Ultragenyx shares surge as blockbuster hopeful burosumab continues to perform in pivotal study
Just in time for its R&D day today, Ulytragenyx $RARE and its partners at Kyowa Hakko Kirin outlined updated 48 week data on burosumab, which is on track to get a likely FDA approval in the spring.
Moving the goal line out to 48 weeks, from 24, researchers say that 84% of patients suffering from X-linked hypophosphatemia — or XLH — and on the drug from the start of the trial hit their goal on serum phosphorus levels, which was the primary endpoint. And 89% of the switchovers from the placebo group also hit their marks on the biomarker for efficacy.
Two measures of stiffness and physical function also reflected positive results for the drug, alongside an improvement in fracture healing.
The therapy, initially developed by Kyowa Hakko Kirin, is a monoclonal IgG1 antibody that targets FGF23, a hormone linked to the reduction of serum levels of phosphorus and active vitamin D.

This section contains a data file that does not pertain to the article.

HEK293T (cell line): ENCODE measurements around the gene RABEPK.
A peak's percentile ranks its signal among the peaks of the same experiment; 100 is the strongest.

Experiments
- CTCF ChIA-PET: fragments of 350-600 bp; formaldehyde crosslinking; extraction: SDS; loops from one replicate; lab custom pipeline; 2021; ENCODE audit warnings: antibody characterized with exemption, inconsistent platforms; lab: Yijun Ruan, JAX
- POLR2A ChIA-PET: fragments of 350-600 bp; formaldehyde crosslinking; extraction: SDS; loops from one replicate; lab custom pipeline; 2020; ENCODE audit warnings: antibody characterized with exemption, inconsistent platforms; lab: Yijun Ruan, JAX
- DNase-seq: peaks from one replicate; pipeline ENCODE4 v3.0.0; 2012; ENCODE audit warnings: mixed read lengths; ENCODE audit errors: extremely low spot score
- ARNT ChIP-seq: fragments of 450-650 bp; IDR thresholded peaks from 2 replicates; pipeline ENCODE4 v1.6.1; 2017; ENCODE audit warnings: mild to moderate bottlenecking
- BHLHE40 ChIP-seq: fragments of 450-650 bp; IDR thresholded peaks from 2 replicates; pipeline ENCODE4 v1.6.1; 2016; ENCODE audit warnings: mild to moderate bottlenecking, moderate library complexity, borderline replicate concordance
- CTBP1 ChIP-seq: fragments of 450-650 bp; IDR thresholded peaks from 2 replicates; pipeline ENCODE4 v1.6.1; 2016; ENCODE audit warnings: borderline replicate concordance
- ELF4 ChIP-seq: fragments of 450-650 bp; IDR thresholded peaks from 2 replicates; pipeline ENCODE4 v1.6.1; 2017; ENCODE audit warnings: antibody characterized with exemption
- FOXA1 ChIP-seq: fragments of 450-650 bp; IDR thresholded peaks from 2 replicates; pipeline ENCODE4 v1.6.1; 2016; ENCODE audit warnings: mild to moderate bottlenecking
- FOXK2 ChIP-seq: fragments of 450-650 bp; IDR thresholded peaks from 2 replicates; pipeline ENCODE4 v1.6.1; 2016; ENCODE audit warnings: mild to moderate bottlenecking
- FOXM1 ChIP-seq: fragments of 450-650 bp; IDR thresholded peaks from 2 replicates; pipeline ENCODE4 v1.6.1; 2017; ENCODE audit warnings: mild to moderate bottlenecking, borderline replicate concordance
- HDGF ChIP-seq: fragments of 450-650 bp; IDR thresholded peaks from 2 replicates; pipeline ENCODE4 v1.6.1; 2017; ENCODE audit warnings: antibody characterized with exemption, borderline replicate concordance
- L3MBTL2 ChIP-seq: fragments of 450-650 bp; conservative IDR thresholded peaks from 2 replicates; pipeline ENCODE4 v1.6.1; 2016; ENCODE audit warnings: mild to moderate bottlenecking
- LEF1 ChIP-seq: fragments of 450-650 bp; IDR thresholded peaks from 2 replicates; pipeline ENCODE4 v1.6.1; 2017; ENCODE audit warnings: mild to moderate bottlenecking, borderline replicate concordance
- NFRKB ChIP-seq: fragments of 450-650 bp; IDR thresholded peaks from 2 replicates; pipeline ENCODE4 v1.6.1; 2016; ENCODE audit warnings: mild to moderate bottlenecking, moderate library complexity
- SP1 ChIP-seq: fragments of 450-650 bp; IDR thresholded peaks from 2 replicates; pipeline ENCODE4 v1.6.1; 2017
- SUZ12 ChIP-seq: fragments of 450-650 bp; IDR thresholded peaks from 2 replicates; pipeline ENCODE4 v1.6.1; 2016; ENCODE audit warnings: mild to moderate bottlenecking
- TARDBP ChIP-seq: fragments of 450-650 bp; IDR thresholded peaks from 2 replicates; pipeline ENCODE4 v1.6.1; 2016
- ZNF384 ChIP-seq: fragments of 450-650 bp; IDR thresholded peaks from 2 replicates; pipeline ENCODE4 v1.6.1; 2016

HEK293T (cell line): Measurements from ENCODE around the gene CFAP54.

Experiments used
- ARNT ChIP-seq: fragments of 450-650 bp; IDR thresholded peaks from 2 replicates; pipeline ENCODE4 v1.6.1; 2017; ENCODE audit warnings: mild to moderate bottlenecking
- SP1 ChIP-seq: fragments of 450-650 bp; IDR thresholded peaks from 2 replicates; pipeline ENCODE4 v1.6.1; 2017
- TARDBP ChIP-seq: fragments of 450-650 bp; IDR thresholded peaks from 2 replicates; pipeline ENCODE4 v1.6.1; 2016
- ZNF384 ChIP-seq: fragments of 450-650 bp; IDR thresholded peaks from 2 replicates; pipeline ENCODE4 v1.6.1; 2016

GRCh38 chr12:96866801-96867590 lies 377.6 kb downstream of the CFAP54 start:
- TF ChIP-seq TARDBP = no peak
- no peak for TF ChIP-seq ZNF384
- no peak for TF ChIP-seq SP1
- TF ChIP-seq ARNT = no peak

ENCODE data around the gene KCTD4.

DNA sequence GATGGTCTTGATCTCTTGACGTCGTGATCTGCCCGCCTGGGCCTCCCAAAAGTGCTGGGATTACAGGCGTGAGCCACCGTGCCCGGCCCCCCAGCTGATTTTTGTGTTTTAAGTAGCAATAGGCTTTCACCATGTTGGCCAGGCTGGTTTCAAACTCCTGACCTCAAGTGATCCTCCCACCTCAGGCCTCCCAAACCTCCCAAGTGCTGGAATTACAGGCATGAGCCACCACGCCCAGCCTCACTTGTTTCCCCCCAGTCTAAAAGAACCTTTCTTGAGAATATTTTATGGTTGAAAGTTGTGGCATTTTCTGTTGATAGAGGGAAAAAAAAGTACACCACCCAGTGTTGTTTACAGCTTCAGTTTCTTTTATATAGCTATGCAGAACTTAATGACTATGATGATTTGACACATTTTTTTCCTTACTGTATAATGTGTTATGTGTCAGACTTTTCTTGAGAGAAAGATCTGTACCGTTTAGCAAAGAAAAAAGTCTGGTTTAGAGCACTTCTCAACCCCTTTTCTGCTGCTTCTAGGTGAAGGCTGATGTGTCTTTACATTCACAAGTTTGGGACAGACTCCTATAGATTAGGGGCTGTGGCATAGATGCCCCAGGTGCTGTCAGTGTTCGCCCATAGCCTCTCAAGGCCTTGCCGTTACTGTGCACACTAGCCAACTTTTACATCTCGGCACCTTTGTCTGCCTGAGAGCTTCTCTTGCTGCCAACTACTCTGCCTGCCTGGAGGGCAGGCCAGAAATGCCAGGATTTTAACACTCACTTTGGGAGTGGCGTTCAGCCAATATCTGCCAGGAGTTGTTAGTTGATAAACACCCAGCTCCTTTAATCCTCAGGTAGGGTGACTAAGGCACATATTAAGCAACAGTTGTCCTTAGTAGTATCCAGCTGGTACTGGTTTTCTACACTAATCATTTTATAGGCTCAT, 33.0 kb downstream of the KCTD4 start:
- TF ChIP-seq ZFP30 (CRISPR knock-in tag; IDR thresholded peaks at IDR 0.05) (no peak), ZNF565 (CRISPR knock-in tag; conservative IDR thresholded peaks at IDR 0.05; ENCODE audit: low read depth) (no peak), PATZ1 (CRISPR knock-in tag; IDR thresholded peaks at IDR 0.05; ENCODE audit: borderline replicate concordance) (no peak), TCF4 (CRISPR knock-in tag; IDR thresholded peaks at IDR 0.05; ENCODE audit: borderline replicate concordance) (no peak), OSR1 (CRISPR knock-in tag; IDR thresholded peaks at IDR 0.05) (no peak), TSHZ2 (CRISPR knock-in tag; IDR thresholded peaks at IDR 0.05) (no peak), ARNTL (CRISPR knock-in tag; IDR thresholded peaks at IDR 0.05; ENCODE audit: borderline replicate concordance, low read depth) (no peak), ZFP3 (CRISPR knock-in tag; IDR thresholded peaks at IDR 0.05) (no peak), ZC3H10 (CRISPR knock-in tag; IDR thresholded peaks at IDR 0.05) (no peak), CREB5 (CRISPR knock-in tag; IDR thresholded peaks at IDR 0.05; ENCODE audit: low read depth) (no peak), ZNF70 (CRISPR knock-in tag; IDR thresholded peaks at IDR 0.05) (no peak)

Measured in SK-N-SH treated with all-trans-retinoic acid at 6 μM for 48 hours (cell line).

This drug is central to Ultragenyx’s narrative. The biotech just scored an approval for Mepsevii, a drug that treats rare cases of mucopolysaccharidosis type VII . But it’s the burosumab launch after the April 17 PDUFA date that has everyone’s attention on Wall Street. The biotech has been setting up a small, 30-person sales force as it begins to handle what Ultragenyx execs hope will be a substantial portfolio of rare disease drugs. And burosumab has peak sales figures of $1 billion tied to it.
A number of analysts are looking for Ultragenyx to use today’s presentation to investors as a chance to explain in more detail how the company plans to leverage the gene therapy platform it acquired with the Dimension buyout earlier in the year.
The biotech’s shares surged 6% on the latest data readout.
“This longer term data on symptom improvement and fracture healing support burosumab’s potential value in treating serious disease symptoms and promoting bone healing in adult patients with XLH,” said Ultragenyx CEO Emil Kakkis in a statement. “The continued clinical improvements in patients and the new data demonstrating a significant decrease in pain medication use after treatment with burosumab provide further support for the potential value in the treatment of adults with XLH.”